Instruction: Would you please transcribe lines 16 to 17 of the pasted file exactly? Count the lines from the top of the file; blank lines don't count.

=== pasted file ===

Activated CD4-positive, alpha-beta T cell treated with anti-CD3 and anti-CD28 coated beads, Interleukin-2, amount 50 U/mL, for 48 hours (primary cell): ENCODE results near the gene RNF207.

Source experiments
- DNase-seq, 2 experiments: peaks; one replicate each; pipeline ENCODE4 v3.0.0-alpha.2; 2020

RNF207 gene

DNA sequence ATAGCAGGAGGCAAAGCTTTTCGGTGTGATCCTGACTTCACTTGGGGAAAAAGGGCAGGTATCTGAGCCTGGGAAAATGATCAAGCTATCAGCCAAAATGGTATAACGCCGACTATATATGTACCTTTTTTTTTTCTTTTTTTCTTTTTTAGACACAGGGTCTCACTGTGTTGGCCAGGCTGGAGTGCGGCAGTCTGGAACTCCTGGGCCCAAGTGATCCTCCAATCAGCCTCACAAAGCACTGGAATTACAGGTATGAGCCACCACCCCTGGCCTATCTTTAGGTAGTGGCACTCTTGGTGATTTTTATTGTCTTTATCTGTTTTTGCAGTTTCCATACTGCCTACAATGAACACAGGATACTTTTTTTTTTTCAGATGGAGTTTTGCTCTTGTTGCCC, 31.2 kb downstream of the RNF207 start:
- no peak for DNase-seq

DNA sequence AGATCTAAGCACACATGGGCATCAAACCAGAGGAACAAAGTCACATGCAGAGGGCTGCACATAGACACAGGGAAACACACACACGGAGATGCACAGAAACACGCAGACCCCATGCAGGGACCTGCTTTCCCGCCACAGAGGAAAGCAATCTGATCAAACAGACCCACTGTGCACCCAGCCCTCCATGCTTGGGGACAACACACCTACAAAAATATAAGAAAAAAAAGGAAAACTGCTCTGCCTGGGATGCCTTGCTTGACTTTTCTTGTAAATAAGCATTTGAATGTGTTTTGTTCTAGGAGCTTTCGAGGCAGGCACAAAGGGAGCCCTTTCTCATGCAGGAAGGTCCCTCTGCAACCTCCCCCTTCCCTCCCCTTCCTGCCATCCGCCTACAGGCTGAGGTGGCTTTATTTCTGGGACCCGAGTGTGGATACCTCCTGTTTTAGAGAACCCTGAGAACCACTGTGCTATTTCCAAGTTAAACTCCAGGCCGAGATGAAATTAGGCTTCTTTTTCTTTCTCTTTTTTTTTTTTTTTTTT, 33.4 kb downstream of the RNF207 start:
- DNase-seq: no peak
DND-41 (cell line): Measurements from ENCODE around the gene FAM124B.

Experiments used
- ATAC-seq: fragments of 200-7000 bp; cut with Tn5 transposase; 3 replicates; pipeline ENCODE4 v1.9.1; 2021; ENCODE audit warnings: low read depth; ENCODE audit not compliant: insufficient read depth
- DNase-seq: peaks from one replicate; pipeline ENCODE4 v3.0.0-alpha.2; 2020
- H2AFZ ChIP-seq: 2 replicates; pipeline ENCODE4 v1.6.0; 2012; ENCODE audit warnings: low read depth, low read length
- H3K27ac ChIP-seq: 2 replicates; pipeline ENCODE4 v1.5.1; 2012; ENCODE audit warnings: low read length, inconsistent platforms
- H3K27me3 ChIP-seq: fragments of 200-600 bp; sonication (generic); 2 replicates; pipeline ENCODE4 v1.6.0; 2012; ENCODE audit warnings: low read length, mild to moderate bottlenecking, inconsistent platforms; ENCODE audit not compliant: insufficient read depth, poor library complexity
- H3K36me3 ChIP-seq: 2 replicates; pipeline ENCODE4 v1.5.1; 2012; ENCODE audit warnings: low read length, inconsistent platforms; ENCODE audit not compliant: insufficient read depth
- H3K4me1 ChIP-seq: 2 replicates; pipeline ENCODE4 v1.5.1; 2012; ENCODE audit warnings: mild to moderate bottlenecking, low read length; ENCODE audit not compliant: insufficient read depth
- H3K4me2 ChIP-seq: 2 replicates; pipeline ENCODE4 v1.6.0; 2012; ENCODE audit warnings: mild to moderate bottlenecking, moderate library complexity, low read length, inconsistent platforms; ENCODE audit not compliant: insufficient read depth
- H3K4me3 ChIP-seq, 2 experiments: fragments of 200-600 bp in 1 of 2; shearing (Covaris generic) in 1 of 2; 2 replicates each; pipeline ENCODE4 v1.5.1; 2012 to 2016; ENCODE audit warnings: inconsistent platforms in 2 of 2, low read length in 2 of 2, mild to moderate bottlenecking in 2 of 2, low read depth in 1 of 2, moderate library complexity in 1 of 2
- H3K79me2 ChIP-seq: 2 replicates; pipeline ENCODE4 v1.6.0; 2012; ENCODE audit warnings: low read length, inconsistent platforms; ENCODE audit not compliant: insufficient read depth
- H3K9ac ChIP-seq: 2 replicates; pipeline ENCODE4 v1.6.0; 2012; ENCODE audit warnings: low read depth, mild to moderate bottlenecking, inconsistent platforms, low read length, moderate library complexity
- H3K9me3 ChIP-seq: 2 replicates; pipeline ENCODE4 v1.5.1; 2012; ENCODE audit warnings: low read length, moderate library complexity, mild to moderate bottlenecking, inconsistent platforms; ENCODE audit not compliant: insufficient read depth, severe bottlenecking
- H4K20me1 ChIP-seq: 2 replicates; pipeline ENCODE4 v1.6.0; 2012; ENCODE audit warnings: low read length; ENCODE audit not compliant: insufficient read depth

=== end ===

- H3K36me3 ChIP-seq: 2 replicates; pipeline ENCODE4 v1.5.1; 2012; ENCODE audit warnings: low read length, inconsistent platforms; ENCODE audit not compliant: insufficient read depth
- H3K4me1 ChIP-seq: 2 replicates; pipeline ENCODE4 v1.5.1; 2012; ENCODE audit warnings: mild to moderate bottlenecking, low read length; ENCODE audit not compliant: insufficient read depth